Child Sensitive Social Protection: Addressing child poverty in Sub-Saharan Africa

Children from poor households are more likely to receive poor healthcare, inadequate nutrition, achieve lower educational attainment and consequently not achieve their full potential. They are likely to grow up into poor adults and continue the intergenerational transmission of poverty.

Social protection policies are an essential element of realizing child rights and breaking the intergenerational cycle of poverty. Policies designed and implemented with children in mind can significantly increase positive outcomes for them, including educational attainment, health care access, adequate nutrition and reduce the risk of abuse, exploitation and neglect. Save the Children and the Africa Platform for Social Protection believe that child-sensitive social protection as a concept can reduce the vulnerability and poverty among children by ensuring that social protection measures lead to meaningful investment in children.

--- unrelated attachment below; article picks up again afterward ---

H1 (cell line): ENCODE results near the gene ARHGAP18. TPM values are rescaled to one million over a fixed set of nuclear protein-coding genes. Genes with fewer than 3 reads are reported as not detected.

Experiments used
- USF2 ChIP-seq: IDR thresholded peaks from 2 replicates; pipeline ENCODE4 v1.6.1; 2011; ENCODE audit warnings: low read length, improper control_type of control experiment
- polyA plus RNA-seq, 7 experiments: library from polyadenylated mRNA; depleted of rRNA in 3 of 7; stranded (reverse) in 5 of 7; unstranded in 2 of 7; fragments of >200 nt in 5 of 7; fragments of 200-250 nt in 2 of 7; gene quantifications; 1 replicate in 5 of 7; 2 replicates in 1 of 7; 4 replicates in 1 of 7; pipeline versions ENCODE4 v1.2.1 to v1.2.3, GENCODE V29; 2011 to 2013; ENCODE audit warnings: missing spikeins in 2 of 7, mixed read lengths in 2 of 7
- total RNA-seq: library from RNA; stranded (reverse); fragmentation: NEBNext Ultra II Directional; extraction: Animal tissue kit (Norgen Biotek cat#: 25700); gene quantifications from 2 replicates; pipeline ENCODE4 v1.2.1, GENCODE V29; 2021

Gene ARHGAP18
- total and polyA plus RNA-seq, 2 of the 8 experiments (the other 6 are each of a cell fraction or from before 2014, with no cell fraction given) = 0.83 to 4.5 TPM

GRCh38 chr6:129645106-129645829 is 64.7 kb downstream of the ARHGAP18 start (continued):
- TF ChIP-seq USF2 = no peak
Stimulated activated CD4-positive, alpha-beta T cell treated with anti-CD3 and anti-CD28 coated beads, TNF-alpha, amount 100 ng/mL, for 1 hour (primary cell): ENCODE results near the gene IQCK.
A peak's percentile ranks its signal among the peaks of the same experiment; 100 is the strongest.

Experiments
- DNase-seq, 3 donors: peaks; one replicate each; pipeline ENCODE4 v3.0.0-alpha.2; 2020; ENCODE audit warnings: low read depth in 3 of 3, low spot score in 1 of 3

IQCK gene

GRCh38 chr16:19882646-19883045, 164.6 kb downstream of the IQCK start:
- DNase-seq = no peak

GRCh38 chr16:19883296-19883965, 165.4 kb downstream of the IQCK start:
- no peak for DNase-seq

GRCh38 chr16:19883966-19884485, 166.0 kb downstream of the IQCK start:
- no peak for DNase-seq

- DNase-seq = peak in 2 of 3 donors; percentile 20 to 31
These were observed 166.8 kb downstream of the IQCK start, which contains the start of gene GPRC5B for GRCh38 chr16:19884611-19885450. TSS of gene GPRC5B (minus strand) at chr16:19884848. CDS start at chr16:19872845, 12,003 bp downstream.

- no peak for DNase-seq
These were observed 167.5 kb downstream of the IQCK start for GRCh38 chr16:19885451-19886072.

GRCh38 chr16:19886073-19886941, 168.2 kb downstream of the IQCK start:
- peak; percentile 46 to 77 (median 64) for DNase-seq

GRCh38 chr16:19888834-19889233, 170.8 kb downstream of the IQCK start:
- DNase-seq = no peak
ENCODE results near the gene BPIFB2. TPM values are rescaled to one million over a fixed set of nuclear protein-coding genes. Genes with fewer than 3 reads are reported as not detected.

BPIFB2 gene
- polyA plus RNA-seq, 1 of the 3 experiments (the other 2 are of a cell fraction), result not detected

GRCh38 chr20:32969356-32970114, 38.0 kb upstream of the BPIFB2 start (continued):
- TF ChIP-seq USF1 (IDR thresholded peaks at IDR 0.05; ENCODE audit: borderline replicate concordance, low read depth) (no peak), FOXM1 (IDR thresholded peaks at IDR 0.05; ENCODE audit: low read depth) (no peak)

This publication is a joint effort to build a common understanding of what Child Sensitive Social Protection (CSSP) is and why is it needed. We hope to inspire civil society and governments working on social protection to see children and child poverty differently. However, the key lies in understanding the principles of CSSP and the modalities of implementing social protection policies and programs.

As part of the CSSP framework for the region, this publication will feed into an operational toolkit that will guide on the process of analyzing child deprivation in a country or regional contexts; interrogate existing social protection policies and programs; and offer options for engagement with the view of enhancing CSSP outcomes.